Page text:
State of Colorado asks U.S. Supreme Court to review ‘faithless electors’ case
Oct. 16, 2019 (DENVER) – Colorado Secretary of State Jena Griswold and Attorney General Phil Weiser today petitioned the U.S. Supreme Court to review a federal appeals court decision that prevents Colorado from ensuring that presidential electors follow state law by casting their ballot for the candidate who wins the most votes in the state’s presidential election.
Like most states, Colorado law requires its presidential electors to follow the will of its voters when casting their Electoral College ballots for President. But in an unprecedented decision issued in August, the U.S. Court of Appeals for the 10th Circuit ruled in Baca v. Colorado Department of State that Colorado cannot remove presidential electors if they fail to cast their ballots in accordance with state law. Griswold and Weiser said the decision, if upheld, threatens the stability of our nation by allowing presidential electors to disregard state law and the votes of the people by choosing for whomever they want for President and Vice President.
“The 10th Circuit’s decision undermines voters and sets a dangerous precedent for our nation. Unelected and unaccountable presidential electors should not be allowed to decide the presidential election without regard to voters’ choices and state law,” said Secretary Griswold. “When Americans vote in the Presidential election, we are exercising our most fundamental right – the right to self-governance and self-determination. The foundation of our democracy is at risk, and we will vigorously appeal this decision to the U.S. Supreme Court.”
“The U.S. Constitution gives state legislatures the power to appoint electors, which includes the power to remove them for refusing to vote in the manner required by state law. This ruling threatens to take the solemn duty of electing the President and Vice President away from the people of Colorado and put it in the hands of a few unaccountable presidential electors,” said Attorney General Weiser. “Our nation needs the U.S. Supreme Court to resolve this critical question about the foundation of our constitutional democracy before the 2020 election to avoid confusion.”
This case started in December 2016 after Hillary Clinton won the most votes in Colorado. Two of Colorado’s electors, Polly Baca and Robert Nemanich, expressed their intent to cast their electoral ballots for someone other than Clinton. Prior to the Electoral College vote, they filed suit in U.S. District Court claiming that the state lacked authority under the U.S. Constitution to bind the votes of electors. The federal district court denied the electors’ request and characterized it as a “political stunt.” The electors then sought an emergency injunction from the 10th Circuit, which also denied their request. The two electors did not appeal further.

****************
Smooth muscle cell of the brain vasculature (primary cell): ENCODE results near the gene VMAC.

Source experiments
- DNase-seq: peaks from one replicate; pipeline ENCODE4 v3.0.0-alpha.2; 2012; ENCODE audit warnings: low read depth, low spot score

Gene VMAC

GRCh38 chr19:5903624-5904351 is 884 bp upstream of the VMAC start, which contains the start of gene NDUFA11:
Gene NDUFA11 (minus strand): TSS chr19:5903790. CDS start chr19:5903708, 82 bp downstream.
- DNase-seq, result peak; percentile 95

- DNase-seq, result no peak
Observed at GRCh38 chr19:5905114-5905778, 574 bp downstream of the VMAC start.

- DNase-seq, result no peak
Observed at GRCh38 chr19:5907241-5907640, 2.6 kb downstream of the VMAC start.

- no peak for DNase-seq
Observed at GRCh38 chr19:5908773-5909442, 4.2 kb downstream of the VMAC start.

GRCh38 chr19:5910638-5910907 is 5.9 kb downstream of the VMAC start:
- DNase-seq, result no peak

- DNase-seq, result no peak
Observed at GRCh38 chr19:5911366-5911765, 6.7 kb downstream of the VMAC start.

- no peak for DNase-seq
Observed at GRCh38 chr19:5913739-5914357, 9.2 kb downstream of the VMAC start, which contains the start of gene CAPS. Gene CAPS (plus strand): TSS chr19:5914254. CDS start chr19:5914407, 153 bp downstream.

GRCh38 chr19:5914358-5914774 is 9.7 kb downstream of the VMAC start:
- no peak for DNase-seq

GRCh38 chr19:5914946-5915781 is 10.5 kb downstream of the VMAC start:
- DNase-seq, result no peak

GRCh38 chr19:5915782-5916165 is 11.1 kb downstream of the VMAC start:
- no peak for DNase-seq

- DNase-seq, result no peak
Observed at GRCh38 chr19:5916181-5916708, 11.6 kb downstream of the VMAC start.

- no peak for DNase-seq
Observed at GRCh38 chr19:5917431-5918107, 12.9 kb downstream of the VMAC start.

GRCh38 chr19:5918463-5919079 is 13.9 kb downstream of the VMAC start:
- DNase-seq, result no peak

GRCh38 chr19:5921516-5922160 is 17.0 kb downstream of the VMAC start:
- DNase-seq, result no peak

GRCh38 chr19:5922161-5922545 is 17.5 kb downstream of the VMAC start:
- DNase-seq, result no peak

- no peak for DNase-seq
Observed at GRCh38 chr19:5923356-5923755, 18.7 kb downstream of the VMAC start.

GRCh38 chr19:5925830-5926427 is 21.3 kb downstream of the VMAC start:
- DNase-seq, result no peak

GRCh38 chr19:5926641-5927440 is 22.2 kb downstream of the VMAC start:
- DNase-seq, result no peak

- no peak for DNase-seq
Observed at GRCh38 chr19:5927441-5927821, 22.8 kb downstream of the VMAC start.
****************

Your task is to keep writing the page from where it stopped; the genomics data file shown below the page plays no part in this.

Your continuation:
At that time, former Colorado Secretary of State Wayne Williams sought guidance from a state district court regarding the procedure for binding electors who refuse to follow state law and honor the will of Colorado voters. The state district court held an elector who violates state law by casting their electoral ballot for someone other than the presidential candidate who won the most votes in Colorado could be replaced with an alternate elector. In response to the ruling, and before the date for electors to cast their ballots, Secretary Williams promulgated emergency rules clarifying that failure to cast their ballot in accordance with Colorado law would create a vacancy in the office of presidential elector.
On the day electors cast their ballots, Polly Baca and Robert Nemanich cast their ballots for Clinton, in accordance with state law. Micheal Baca, however, attempted to cast his ballot for John Kasich. Because that act violated state law, Williams removed Mr. Baca as an elector.
After the electors cast their ballots, Mr. Nemanich, Ms. Baca, and Mr. Baca filed a second suit in federal district court. The court found that the electors could not sue because they are state officials when acting as electors. It also concluded that Colorado may lawfully bind its presidential electors to the winner of the most votes in Colorado. The electors appealed the decision to the 10th Circuit.
The 10th Circuit reversed two prior U.S. District Court decisions holding that electors must follow Colorado’s law requiring them to cast their electoral ballots for the presidential candidate who receives the most votes in Colorado’s general election. The 10th Circuit also reversed the state court decision that presidential electors are state officials who lack standing to challenge Colorado law.
Because the 10th Circuit’s ruling impedes Colorado’s ability to enforce state law and has the potential to undermine voters across the nation, Secretary Griswold and Attorney General Weiser are asking the U.S. Supreme Court to review the case and protect Americans’ fundamental right to self-determination.
Lawrence Pacheco, Director of Communications
(720) 508-6553 office | (720) 245-4689 cell